The portraiture and landscapes in Kathmandu galleries reflect an idealised Nepal that does not exist. Art must evolve to speak for all Nepalis and not just for its elite urban patrons.
What does it mean when a community’s artwork fails to represent the concerns of the community? The offerings in Kathmandu’s museums and galleries, and the traditionally made art in the stores, depict only serenity, beauty and harmony. But a day in Kathmandu will contradict the guide-book description of Nepal and Nepalis as peaceful and peace-loving. In whose interest is it to have institutions display nostalgic, even dishonest, art?
To arrive at some answers, the political and economic ideology of the city’s public and private cultural institutions must be examined, keeping in mind that artwork is necessarily shaped by the nature of its patronage. Only then can we understand the place of traditional art, the need for “honesty” in contemporary art, and why Kathmandu’s art increasingly tends to misrepresent Nepal.
THE PATRON’S AGENDA
Political systems partonise artists in different ways, and for different reasons. Throughout the history of Kathmandu, feudal systems have used art, particularly religious art, as a political tool to reflect and maintain their power.
The Malla kings spent money on art forms and architecture that fortified their divine rights. The beauty and richness of these creations glossed over the squalor in which the average citizen lived. The originality of Newari art came to an end when Prithivinarayan Shah conquered the Valley. A warring culture, the Gorkhalis did not have a strong artistic tradition of their own. Newari forms were patronised for various reasons but were not built upon.
The Ranas chose to emulate British Victorian and colonial Indian ways. Oil paintings, portraiture, mansions with high ceilings and columns, and Western features in clothing, were some of the results. From abroad, the arts of Kathmandu received a secular influence, but, unlike in the West, this new secular art remained at the service of feudal interests.
Since the restoration of power to the Shah dynasty, the conservative, sometimes feudal, but relatively more representative government professed interest in encouraging the cultural expression of all Nepalis, and some efforts were made to do so. But government efforts continued to yield art that was unrepresentative of Nepal’s cultures.
A major economic factor that helps shape current art in Kathmandu is the city’s extreme dependence on foreign money, in the form of aid and income from tourism. The practitioners cannot but submit themselves to the tastes of foreign sensibilities.
Another factor is the concentration of economic wealth in the urban center of Kathmandu, with its sophisticated cash economy, which is in stark contrast to the rural hinterland. The beer and cigarette commercials on Nepal TV are perhaps manifestations of how far Kathmandu’s art-patronising elite are removed from the rest of Nepal. The two cultures no longer share a common ground, and this is evident in the galleries.
MUDDLED MUSEUM MANIA
Though Western influence has done much to make Kathmandu’s high society appreciate the value of museums, indiscriminate acceptance of an imported understanding of what is new culture must be questioned.
In museums, the interaction between the viewer and the viewed is secular and educational. In temples, the interaction is sacred and irrational. Religious art thus has a “use value” that secular and archaeological pieces lack. The presence of religious Hindu objects at museums in the West, for example, disallows the very reason for which they were made. It would be equally inappropriate to place a Dutch still-life in a Kathmandu temple.
For this reason, the idea of barring the entrance of non-Hindus from Hindu temples is interesting. Though it more or less manifests as discrimination against non-South Asians, the rule is intended to keep unbelieving eyes from a sacred site, and to avoid having temples turned into archaeological sites and ethnological Disneylands.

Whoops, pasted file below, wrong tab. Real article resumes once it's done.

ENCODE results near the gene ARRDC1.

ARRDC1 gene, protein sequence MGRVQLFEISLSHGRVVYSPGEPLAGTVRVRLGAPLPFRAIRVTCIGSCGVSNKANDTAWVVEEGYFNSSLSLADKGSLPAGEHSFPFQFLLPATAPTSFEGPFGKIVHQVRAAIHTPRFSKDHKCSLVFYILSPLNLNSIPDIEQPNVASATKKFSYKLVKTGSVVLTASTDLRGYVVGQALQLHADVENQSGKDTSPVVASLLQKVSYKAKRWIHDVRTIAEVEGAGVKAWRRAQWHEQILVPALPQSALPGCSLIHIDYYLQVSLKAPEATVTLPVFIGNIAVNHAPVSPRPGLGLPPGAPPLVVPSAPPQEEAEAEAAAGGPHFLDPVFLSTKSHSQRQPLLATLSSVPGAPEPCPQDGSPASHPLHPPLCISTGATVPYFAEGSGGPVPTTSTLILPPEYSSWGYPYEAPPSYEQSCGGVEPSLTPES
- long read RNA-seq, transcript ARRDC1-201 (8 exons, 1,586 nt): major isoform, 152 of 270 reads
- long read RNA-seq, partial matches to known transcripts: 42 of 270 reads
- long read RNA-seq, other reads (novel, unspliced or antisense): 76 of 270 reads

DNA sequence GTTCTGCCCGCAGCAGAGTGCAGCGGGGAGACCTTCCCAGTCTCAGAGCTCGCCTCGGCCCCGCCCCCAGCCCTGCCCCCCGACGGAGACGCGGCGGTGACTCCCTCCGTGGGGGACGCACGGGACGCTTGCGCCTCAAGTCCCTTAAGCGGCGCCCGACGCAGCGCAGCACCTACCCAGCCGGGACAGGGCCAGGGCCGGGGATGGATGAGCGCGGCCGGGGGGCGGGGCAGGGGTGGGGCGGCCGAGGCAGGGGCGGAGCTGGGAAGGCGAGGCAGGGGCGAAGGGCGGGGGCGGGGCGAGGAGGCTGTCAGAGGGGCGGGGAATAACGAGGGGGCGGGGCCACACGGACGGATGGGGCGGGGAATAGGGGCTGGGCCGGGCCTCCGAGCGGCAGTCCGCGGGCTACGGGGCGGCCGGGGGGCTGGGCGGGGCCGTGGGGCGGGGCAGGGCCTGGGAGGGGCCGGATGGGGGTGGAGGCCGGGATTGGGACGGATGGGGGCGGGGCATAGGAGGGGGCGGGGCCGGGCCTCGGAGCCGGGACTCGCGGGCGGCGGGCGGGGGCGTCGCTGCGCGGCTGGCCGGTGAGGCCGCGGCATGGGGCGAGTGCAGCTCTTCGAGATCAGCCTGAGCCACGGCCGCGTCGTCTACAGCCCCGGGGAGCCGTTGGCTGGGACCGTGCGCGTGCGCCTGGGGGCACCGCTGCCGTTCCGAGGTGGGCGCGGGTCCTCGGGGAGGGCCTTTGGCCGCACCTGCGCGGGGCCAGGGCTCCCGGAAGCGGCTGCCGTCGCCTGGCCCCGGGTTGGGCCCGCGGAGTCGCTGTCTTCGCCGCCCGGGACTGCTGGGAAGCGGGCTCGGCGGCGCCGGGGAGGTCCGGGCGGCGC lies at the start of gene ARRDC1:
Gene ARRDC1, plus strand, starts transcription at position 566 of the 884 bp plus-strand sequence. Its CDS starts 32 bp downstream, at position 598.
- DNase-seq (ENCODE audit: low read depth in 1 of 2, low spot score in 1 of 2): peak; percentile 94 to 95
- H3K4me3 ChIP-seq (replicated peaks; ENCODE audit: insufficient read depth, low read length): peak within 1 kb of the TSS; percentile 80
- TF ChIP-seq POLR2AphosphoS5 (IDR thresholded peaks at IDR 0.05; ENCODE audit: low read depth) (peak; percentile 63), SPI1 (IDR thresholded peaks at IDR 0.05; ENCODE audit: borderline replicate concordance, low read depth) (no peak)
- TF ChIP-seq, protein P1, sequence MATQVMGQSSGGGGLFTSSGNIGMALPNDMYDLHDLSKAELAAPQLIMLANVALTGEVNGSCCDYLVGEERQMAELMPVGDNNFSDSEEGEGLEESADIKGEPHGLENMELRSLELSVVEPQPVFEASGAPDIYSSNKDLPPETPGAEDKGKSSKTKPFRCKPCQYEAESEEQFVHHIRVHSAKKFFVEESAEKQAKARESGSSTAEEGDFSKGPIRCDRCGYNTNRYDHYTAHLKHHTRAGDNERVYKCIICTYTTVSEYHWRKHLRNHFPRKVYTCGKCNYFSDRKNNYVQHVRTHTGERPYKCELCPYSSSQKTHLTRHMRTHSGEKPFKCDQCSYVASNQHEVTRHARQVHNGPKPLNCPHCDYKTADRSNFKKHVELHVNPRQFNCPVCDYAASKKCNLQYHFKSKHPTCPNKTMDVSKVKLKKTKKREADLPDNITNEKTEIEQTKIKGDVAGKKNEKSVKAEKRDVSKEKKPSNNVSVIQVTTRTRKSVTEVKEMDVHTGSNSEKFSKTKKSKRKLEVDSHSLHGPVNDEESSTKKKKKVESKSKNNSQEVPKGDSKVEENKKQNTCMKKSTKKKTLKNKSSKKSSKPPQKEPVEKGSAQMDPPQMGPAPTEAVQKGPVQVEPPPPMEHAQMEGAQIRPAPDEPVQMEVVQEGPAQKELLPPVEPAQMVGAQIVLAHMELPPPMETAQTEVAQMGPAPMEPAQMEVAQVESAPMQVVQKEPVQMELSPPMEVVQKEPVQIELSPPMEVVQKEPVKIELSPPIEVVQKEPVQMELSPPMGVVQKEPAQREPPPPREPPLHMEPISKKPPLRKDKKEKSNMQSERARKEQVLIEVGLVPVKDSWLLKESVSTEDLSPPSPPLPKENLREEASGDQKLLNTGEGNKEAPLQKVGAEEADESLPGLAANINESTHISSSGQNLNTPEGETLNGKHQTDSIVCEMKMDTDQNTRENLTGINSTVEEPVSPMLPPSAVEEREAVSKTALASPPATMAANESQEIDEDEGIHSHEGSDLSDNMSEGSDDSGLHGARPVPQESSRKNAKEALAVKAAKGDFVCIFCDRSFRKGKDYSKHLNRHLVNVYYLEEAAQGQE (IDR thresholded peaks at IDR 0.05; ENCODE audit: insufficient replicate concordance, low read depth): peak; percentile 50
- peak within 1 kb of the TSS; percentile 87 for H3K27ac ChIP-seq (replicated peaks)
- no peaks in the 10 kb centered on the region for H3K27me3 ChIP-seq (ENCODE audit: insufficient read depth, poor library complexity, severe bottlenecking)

Public museums preserving secular objects must bear the responsibility of representing the vastly differing arts of Nepal. As there is no objective rendering of the past, the information disseminated can be coloured by current biases.
In recent years, museums in the West have faced much criticism from feminist and Marxist critics, who contend that the history of women and minority groups has been suppressed in favour of the history of elite men. The National Museum in Kathmandu’s Chhauni is ideally suited for such criticism. Supposedly established to represent the history of Nepal, the museum displays on Malla king, all the Shah kings and their prime ministers. Those who go to the museum learn nothing of the history of “low-caste” peoples, ethnic groups outside the Valley, and women of Nepal.
The Nepal Association of Fine Arts (NAFA) is an example of an art museum that fails to recognise the vast economic and cultural gulf between Kathmandu’s art and that of the rest of the rural majority. Aimed at encouraging contemporary art, NAFA seems to be guided by several misconceptions, the first of which is the notion of “Nepal” itself,
In a country where the majority understands art to be of ritual or decorative use, it is alien to have a national institution display just easel paintings and sculpture. Nepal’s history of easel painting dates back to the Rana rulers who encouraged Victorian portraiture. After the Ranas went their way, “modem” (abstract) paintings became fashionable among elites im-pressed by modern art of the West. As such, painting is the heritage of few Nepalis.
NAFA’s definition of “fine arts” also demands inspection. In choosing only painting and sculpture for its walls, a distinction has implicitly been made between “fine arts” and “crafts”. The contemporary arts of rural areas, such as the cloth woven by Gurung women, or decorations on Tharu houses, are excluded because they are “crafts”. It is perhaps not arbitrary that this distinction has the effect of marginalising the arts of rural women and men, and aggrandising the arts of urban artists.
Further, the paintings that hang at NAFA leaves one with a picture postcard under-standing: happy natives and spiritual and natural wealth seem to mark Nepali life. This misrepresentation is due in part to the fact that the Kathmandu-based patronised artists naturally lack the ability to speak for the reality of all Nepalis. But it is also caused by the complacency that marks government patronage, for which art that supports the theory that “the natives may be poor, but they are happy,” provides justification for inadequacy.